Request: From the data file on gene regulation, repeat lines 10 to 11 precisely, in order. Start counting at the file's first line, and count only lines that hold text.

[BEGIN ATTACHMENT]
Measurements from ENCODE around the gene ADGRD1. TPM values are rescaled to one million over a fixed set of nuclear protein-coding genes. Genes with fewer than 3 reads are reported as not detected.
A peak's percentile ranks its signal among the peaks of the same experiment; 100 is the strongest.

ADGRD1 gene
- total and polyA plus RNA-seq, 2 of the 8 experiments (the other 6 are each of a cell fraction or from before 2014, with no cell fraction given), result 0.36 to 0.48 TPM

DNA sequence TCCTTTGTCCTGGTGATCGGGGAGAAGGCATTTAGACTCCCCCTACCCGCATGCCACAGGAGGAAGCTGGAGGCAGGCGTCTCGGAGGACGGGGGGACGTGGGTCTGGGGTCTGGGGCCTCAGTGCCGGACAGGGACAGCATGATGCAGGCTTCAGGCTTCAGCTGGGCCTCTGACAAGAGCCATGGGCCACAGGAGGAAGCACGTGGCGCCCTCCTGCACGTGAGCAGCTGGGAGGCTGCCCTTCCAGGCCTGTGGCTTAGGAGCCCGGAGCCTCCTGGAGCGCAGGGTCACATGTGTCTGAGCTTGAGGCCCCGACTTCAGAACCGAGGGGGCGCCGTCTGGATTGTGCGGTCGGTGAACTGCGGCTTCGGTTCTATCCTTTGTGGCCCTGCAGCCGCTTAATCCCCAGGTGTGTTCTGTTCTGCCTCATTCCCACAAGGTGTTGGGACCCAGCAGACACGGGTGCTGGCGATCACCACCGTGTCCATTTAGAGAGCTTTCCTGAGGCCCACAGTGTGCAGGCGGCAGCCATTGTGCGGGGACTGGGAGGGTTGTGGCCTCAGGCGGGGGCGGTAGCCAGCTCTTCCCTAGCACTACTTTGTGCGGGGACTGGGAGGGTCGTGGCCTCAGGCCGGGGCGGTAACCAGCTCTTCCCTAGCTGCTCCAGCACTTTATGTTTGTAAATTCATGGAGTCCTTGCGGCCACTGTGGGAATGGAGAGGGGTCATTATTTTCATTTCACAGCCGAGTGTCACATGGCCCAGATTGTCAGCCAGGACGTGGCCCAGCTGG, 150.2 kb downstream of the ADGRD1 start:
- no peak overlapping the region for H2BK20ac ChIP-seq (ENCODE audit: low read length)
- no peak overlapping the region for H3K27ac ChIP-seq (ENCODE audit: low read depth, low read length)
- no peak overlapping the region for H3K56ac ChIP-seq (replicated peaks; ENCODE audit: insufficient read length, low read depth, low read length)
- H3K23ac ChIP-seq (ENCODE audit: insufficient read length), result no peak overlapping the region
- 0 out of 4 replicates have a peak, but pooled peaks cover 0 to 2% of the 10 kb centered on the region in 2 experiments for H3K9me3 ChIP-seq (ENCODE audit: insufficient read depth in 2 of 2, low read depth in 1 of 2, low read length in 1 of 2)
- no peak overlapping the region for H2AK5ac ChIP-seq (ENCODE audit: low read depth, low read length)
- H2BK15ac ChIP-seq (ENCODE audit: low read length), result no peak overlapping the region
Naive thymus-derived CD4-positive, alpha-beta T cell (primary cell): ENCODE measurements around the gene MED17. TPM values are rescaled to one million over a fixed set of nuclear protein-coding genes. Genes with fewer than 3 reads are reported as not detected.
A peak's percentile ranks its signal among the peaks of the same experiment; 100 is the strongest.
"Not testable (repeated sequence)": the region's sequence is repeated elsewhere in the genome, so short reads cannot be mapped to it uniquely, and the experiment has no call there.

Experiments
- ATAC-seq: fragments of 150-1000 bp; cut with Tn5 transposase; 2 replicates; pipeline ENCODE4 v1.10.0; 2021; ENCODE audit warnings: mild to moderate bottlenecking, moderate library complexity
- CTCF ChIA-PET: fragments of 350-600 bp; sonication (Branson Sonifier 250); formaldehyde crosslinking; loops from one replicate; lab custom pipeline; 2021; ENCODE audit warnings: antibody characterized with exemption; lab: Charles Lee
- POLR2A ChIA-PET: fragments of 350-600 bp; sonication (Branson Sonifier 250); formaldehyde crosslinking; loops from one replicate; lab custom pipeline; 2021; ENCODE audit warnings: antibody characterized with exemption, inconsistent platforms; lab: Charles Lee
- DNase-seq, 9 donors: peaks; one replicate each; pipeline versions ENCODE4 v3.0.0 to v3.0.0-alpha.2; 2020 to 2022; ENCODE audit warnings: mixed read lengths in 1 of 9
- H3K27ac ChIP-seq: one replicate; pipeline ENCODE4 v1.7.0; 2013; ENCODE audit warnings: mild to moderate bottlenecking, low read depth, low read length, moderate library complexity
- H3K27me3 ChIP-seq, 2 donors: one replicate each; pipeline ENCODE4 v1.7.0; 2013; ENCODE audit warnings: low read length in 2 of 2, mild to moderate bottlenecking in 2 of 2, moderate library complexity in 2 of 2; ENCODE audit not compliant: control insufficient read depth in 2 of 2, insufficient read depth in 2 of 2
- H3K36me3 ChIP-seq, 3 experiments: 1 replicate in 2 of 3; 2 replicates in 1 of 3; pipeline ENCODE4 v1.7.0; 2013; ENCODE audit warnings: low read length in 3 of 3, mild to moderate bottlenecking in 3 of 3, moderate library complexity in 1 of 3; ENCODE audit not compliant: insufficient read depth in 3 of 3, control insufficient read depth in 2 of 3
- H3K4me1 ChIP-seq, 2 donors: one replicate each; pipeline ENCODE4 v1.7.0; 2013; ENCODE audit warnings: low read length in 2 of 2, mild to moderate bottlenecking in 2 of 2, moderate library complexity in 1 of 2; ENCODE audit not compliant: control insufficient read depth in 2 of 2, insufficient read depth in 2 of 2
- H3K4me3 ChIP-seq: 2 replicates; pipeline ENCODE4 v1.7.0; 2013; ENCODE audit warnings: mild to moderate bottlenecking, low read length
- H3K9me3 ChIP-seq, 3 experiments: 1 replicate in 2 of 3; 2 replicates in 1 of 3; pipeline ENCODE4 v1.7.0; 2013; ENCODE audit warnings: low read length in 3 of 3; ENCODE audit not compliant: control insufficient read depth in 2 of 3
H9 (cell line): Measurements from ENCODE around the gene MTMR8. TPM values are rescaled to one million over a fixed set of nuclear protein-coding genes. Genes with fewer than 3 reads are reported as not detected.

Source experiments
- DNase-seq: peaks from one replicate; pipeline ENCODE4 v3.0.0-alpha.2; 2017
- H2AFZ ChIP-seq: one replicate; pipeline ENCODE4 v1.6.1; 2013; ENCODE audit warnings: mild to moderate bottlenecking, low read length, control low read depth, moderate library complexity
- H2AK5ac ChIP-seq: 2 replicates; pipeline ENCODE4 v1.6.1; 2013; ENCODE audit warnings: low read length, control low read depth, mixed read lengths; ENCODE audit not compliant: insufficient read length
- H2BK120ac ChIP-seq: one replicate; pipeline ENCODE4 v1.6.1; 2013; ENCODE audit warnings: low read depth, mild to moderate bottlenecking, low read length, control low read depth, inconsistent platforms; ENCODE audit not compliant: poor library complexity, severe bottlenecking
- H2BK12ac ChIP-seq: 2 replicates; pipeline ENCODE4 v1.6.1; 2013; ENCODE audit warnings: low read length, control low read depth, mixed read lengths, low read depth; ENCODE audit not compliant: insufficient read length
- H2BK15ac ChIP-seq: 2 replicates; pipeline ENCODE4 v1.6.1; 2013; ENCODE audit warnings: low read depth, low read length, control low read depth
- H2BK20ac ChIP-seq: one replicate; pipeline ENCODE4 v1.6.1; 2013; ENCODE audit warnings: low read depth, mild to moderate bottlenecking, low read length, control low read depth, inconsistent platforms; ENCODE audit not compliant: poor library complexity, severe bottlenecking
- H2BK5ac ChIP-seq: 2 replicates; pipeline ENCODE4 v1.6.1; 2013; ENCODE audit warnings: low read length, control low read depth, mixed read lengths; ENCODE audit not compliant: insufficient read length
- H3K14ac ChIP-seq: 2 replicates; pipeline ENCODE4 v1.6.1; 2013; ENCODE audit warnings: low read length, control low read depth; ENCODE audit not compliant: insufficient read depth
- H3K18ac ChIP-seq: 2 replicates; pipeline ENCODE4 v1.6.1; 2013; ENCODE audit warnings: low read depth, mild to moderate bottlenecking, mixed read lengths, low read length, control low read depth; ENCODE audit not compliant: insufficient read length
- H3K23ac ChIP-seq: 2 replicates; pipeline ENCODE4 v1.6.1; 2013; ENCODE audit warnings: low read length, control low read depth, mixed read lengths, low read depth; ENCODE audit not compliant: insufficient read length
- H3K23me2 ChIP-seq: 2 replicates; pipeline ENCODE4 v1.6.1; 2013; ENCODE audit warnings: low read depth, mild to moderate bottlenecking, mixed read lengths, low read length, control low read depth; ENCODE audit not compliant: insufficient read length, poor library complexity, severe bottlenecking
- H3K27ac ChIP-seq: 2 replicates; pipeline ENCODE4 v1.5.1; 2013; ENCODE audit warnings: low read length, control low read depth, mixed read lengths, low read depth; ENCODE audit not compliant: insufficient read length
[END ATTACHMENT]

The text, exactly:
- 0 out of 4 replicates have a peak, but pooled peaks cover 0 to 2% of the 10 kb centered on the region in 2 experiments for H3K9me3 ChIP-seq (ENCODE audit: insufficient read depth in 2 of 2, low read depth in 1 of 2, low read length in 1 of 2)
- no peak overlapping the region for H2AK5ac ChIP-seq (ENCODE audit: low read depth, low read length)